Poem-a-Day Friday: Marie Howe

Poem-a-Day Friday: Marie Howe April 20, 2012

This week, I listened to a rebroadcast of Terry Gross’ Fresh Air interview with poet Marie Howe back in October. Listening to her voice brought back memories of a summer class I took in July of 2000. That was the summer before my senior year of college. That class, “Contemporary American Women Poets” with my favorite all-time professor Bob Fink, was pivotal in shaping what I understand and love about poetry. That summer shimmers under those poems I read, even though I have memories of crying about my ex-boyfriend into my pillow, even though that summer was actually pretty boring and I wished I were doing more important things with myself. There’s the sacred memory and smell of where I was when I was reading Jane Kenyon and Cathy Song and Marie Howe. I’m sitting in the shade on campus soaking their words. Or I’m on a first date with an older boy (he was so tall and strong and mysterious!) downtown eating chocolate covered strawberries and looking at art. It’s all connected for me.

All that to say, on Monday when I listened to Marie Howe read aloud on Fresh Air one of those first poems I ever loved, I stood mesmerized over the kitchen sink, the water overflowing into and out of the dirty pan, my boys waiting (impatiently) for their lunches at the table. Such words.

I haven’t read any of her recent work, but in the interview she mentioned a new series she’s been working on about Mary Magdelene. So, when I had the chance this week, I looked those poems up and found this little gem.

I’m really taken by this poem. And I’m going to keep thinking about it. Want to join me?


by Marie Howe

“Mary, called Magdalene, from whom seven devils had been cast out” —Luke 8:2.

The first was that I was very busy.
The second — I was different from you: whatever happened to you could not happen to me, not like that.

The third — I worried.
The fourth – envy, disguised as compassion.
The fifth was that I refused to consider the quality of life of the aphid,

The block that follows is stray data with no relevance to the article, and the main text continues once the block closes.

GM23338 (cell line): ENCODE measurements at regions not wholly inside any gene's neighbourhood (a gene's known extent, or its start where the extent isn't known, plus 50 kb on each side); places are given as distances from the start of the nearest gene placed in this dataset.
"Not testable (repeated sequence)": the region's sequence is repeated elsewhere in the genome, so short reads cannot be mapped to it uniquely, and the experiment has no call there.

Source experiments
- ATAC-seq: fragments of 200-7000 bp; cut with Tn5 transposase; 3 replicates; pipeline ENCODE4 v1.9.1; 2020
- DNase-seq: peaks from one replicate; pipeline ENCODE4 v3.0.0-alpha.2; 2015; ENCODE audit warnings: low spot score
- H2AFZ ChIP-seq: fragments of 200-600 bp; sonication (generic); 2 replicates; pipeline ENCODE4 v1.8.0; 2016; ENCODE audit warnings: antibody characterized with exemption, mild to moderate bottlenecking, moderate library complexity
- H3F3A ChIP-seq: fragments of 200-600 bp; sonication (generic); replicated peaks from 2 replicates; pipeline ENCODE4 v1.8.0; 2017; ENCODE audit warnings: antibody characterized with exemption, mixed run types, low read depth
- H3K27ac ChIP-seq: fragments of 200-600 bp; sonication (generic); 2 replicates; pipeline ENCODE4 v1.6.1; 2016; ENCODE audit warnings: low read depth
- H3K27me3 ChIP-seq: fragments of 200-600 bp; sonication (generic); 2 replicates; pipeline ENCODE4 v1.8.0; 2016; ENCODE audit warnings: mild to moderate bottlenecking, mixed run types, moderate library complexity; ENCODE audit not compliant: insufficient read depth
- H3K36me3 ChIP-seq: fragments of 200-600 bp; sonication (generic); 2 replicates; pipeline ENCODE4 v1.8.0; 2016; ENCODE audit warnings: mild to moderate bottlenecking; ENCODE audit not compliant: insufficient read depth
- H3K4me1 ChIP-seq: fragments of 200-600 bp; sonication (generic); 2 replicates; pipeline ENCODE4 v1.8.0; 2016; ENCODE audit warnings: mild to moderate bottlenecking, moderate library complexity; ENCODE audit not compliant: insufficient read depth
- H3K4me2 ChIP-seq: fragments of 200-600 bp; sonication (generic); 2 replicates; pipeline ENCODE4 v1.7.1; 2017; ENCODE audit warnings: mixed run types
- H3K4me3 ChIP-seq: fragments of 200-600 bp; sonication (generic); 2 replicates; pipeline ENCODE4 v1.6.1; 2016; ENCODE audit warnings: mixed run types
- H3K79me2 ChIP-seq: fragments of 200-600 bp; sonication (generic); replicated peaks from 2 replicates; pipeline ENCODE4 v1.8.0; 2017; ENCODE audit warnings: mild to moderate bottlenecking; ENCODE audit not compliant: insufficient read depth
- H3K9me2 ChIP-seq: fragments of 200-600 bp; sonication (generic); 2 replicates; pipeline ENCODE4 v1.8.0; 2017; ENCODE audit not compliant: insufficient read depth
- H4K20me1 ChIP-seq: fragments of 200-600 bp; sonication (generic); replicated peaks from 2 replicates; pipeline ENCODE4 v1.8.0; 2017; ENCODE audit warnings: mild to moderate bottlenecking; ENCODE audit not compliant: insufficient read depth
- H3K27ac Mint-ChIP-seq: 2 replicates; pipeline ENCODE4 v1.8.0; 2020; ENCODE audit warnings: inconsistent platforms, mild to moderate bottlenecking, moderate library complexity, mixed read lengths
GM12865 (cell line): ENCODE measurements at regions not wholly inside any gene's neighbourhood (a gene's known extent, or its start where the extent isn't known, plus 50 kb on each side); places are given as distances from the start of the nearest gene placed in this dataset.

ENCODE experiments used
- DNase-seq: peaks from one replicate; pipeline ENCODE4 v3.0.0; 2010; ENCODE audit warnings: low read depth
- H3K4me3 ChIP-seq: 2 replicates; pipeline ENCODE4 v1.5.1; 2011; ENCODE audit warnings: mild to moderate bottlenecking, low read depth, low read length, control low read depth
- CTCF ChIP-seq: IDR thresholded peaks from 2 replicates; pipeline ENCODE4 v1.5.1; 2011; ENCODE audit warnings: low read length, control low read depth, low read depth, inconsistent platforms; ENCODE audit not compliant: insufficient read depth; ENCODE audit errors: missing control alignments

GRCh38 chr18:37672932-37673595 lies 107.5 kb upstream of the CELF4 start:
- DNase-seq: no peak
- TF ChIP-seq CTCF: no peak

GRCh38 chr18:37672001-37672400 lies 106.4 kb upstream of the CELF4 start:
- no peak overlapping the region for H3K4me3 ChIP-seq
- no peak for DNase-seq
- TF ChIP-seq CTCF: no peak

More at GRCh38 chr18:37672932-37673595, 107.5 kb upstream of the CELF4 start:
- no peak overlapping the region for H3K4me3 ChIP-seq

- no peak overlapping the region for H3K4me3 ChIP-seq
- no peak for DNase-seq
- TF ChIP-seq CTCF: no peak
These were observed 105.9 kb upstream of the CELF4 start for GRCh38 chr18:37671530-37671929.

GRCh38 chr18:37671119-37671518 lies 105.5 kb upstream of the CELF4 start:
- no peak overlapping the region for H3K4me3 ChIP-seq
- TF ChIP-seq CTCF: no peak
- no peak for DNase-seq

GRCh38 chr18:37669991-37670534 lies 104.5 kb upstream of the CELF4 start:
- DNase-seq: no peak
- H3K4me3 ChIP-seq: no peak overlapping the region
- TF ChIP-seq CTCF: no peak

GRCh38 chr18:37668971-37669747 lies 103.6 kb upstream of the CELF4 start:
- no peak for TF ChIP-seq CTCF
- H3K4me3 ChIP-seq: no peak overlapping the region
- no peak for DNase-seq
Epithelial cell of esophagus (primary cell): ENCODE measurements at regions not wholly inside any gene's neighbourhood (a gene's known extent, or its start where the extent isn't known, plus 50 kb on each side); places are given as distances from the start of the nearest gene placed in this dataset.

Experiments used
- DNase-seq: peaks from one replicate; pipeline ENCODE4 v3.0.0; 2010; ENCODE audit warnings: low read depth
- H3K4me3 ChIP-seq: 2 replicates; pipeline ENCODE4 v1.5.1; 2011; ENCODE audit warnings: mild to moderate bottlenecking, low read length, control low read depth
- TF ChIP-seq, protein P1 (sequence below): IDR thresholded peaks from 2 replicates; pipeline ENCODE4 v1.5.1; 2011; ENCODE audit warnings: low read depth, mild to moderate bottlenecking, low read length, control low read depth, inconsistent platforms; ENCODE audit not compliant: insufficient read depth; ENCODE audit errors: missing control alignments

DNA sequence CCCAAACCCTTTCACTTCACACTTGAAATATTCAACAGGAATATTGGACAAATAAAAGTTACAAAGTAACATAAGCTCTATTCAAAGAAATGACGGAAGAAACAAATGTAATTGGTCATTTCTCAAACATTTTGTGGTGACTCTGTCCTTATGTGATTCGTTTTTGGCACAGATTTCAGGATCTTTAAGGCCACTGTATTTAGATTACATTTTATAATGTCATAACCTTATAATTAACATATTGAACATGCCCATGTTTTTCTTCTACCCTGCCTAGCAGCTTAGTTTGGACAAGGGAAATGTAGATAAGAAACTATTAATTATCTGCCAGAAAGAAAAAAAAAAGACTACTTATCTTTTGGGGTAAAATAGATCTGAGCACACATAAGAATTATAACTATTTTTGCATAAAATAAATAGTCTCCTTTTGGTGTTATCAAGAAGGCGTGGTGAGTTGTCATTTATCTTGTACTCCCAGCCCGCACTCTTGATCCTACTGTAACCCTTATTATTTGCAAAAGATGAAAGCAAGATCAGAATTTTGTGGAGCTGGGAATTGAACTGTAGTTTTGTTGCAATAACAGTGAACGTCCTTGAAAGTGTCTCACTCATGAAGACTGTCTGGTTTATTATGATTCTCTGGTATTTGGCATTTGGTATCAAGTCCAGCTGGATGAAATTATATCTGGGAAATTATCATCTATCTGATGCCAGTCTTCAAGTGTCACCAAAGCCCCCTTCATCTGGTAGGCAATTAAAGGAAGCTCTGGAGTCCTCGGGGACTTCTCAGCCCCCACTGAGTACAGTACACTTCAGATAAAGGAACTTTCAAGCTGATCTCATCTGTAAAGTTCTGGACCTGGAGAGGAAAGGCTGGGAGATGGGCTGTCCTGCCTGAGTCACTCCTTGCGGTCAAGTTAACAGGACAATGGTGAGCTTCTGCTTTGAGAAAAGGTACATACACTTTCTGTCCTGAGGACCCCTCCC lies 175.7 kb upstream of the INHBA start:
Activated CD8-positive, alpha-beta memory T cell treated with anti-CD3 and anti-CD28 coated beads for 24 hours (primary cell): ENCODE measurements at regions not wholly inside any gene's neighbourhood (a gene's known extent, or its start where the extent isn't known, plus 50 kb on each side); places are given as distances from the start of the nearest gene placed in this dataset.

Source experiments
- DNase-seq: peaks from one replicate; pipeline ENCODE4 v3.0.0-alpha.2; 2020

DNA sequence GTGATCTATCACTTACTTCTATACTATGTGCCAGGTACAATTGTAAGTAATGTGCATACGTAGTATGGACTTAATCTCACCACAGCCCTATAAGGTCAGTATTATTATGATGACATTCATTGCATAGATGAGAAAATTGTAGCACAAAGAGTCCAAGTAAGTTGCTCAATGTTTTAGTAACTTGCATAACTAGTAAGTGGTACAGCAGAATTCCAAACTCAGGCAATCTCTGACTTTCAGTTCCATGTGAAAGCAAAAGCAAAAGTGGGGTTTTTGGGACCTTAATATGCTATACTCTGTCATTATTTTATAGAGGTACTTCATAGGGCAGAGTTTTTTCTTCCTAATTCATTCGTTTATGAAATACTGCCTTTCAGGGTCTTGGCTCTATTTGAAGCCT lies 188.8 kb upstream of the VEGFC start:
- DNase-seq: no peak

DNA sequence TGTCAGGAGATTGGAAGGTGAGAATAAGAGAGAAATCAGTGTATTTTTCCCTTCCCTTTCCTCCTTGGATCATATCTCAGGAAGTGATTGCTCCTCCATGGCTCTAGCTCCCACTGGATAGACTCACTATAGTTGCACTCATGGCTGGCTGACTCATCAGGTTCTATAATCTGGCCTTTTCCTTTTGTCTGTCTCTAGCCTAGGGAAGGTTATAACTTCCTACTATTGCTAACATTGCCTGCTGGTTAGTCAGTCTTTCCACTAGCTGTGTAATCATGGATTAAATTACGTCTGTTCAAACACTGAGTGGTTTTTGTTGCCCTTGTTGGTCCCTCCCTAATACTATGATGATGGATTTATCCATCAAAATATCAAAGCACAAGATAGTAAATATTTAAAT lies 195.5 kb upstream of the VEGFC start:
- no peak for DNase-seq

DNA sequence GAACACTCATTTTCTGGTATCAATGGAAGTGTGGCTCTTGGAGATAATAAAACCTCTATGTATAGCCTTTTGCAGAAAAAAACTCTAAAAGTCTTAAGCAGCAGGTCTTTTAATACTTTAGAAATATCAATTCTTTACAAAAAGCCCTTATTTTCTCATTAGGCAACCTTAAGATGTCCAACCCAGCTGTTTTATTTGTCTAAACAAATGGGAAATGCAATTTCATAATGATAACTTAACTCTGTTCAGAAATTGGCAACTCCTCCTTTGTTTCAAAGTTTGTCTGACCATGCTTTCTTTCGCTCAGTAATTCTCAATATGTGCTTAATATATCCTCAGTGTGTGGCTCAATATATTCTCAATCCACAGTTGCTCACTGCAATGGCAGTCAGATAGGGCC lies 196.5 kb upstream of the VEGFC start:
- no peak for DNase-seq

The aphid disgusted me. But I couldn’t stop thinking about it.
The mosquito too – its face. And the ant – its bifurcated body.

Ok the first was that I was so busy.
The second that I might make the wrong choice,
because I had decided to take that plane that day,
that flight, before noon, so as to arrive early
and, I shouldn’t have wanted that.
The third was that if I walked past the certain place on the street
the house would blow up.
The fourth was that I was made of guts and blood with a thin layer of skin
lightly thrown over the whole thing.

The fifth was that the dead seemed more alive to me than the living

The sixth — if I touched my right arm I had to touch my left arm, and if I touched the left arm a little harder than I’d first touched the right then I had to retouch the left and then touch the right again so it would be even.

The seventh — I knew I was breathing the expelled breath of everything that was alive and I couldn’t stand it,

I wanted a sieve, a mask, a, I hate this word – cheesecloth —
to breath through that would trap it — whatever was inside everyone else that
entered me when I breathed in

No. That was the first one.

The second was that I was so busy. I had no time. How had this happened? How had our lives gotten like this?

The third was that I couldn’t eat food if I really saw it – distinct, separate from me in a bowl or on a plate.

Ok. The first was that I could never get to the end of the list.

The second was that the laundry was never finally done.

The third was that no one knew me, although they thought they did.
And that if people thought of me as little as I thought of them then what was

Someone using you as a co-ordinate to situate himself on earth.

The fourth was I didn’t belong to anyone. I wouldn’t allow myself to belong
to anyone.

Historians would assume my sin was sexual.

The fifth was that I knew none of us could ever know what we didn’t know.

The sixth was that I projected onto others what I myself was feeling.

The seventh was the way my mother looked when she was dying.
The sound she made — the gurgling sound — so loud we had to speak louder to hear each other over it.

And that I couldn’t stop hearing it–years later —
grocery shopping, crossing the street —

No, not the sound – it was her body’s hunger
finally evident.–what our mother had hidden all her life.

For months I dreamt of knucklebones and roots,
the slabs of sidewalk pushed up like crooked teeth by what grew underneath.

The underneath —that was the first devil. It was always with me.
And that I didn’t think you— if I told you – would understand any of this –

* Published in the July/August 2011 issue of the American Poetry Review (Vol. 40 Issue 4, p48)

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